Scottish lawmakers renew call for fresh independence vote in bid to remain a part of the E.U.
Parliament gave its approval on Monday for Prime Minister Theresa May to start Britain’s withdrawal from the European Union, even as Scotland signaled its opposition by announcing plans for a fresh independence vote.
The House of Lords rejected a last-ditch attempt to amend a bill empowering May to begin Brexit, paving the way for it to become law as early as Tuesday. The prime minister could then trigger Article 50 of the E.U.’s Lisbon Treaty at any time, starting two years of talks that will end with Britain becoming the first country to leave the bloc.
May’s spokesman sought to play down speculation that she would send her notification letter to the European Council on Tuesday, when the bill is expected to receive royal assent from Queen Elizabeth II. “We have been clear that the prime minister will trigger Article 50 by the end of March,” her spokesman said ahead of the vote, heavily emphasizing the word “end.”
But the prospect of an imminent start to Brexit was enough to push the nationalist devolved government in Scotland into calling for a new independence referendum. May has said Britain will leave Europe’s single market in order to cut immigration, a move that the Scottish National Party (SNP) in power in Edinburgh has warned would be highly damaging to jobs and growth.
SNP First Minister Nicola Sturgeon has said since the June referendum vote for Brexit that Scotland, where a majority wanted to stay in the E.U., sought a different future. On Monday she made good on her warning, promising to give Scotland “a choice at the end of this process” by early 2019—before Britain leaves the E.U.
The European Commission, however, quickly responded saying that Scotland would have to reapply to join the E.U. rather than inheriting Britain’s membership.
May has the power to block the vote and said that another referendum, after Scots voted by 55 percent to reject independence in 2014, would only cause “uncertainty and division.” But Sturgeon’s call pushes to center stage one of the prime minister’s biggest concerns about Brexit—that it could lead to the break-up of the United Kingdom—as she prepares to fire the starting gun.
The other 27 European leaders are prepared for Britain to trigger Article 50, which begins a two-year countdown to Brexit, this week. However, speculation is growing that it may now be delayed until after a March 25 summit in Rome to mark the E.U.’s 60th birthday—timing that would likely be welcomed in Brussels.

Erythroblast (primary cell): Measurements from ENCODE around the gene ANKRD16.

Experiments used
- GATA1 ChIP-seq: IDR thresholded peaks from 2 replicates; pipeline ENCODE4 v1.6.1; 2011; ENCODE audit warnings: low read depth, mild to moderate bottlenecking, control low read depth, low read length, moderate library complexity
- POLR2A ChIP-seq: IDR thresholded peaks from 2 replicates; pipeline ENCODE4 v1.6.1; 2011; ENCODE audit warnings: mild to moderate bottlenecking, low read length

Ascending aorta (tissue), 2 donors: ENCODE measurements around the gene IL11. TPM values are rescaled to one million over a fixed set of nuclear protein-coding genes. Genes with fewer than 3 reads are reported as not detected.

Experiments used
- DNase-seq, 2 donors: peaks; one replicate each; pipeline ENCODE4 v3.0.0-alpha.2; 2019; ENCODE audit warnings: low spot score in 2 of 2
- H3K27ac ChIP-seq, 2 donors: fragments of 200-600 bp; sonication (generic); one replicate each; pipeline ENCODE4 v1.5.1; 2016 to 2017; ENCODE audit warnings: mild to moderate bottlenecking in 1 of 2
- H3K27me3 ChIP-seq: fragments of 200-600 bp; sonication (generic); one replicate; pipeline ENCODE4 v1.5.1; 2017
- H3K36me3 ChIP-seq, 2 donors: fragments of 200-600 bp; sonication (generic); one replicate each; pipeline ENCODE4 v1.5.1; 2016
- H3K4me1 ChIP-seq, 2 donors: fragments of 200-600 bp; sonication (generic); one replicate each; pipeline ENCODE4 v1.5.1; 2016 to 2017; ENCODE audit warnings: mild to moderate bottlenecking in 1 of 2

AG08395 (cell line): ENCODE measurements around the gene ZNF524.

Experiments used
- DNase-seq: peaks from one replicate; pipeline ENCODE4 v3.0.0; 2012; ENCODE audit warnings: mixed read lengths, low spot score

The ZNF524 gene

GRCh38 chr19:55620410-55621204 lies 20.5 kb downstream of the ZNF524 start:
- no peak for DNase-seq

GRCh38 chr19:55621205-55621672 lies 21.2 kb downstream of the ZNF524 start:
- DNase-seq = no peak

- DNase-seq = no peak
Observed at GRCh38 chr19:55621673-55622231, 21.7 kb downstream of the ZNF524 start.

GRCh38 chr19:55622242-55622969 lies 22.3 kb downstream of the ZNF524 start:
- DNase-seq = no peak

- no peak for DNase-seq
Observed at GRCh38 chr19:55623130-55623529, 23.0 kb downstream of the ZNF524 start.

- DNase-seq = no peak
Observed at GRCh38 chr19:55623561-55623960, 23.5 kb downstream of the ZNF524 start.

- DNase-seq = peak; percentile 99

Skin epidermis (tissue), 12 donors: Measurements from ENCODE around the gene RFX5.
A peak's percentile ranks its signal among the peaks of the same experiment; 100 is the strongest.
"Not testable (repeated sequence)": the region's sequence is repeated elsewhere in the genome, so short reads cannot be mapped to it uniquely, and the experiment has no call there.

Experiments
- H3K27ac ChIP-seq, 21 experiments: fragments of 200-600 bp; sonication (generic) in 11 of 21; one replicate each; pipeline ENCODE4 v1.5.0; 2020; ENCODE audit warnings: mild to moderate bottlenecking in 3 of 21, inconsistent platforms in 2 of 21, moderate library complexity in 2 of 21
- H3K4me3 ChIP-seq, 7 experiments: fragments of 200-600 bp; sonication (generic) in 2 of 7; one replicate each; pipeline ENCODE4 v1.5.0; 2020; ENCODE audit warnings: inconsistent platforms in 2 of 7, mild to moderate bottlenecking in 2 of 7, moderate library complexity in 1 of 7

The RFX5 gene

Once May has notified the E.U. of her decision by letter, the bloc will take just 48 hours to issue its first draft proposal for the negotiations, with a follow-up meeting planned on April 6. The actual talks are not expected to begin for months.
The bill empowering May to begin Brexit was forced on the government by a Supreme Court ruling and was held up when the House of Lords voted for amendments demanding guarantees for E.U. nationals’ rights and a parliamentary vote on the final withdrawal deal. Brexit minister David Davis successfully urged M.P.s to overturn the changes earlier Monday, saying: “We will not enter the negotiations with our hands tied.”
The House of Lords then conceded, passing the bill unamended late on Monday.
The Lords amendment demanding protections for more than three million Europeans living in Britain was defeated by 335 votes to 287 by M.P.s—prompting shouts of “shame on you” from protesters outside.
Around 150 people had gathered to urge M.P.s to back the change, including Karin Templin, a 39-year-old architect who was born in the U.S. but is now British. “I’m appalled at the U.K. government, at this stupid ridiculous game that means they won’t guarantee the rights of everybody who wants to stay in their home and in their jobs. I’m disgusted,” she said.
May’s government says it wants to guarantee Europeans’ rights to stay in Britain, but cannot until E.U. leaders offer similar rights to British expatriates.
The other amendment that was overturned would have given parliament the right to decide whether to accept the final Brexit deal. May has promised lawmakers a vote on the deal but only if she accepts it—insisting her ability to walk away will strengthen her hand in negotiations.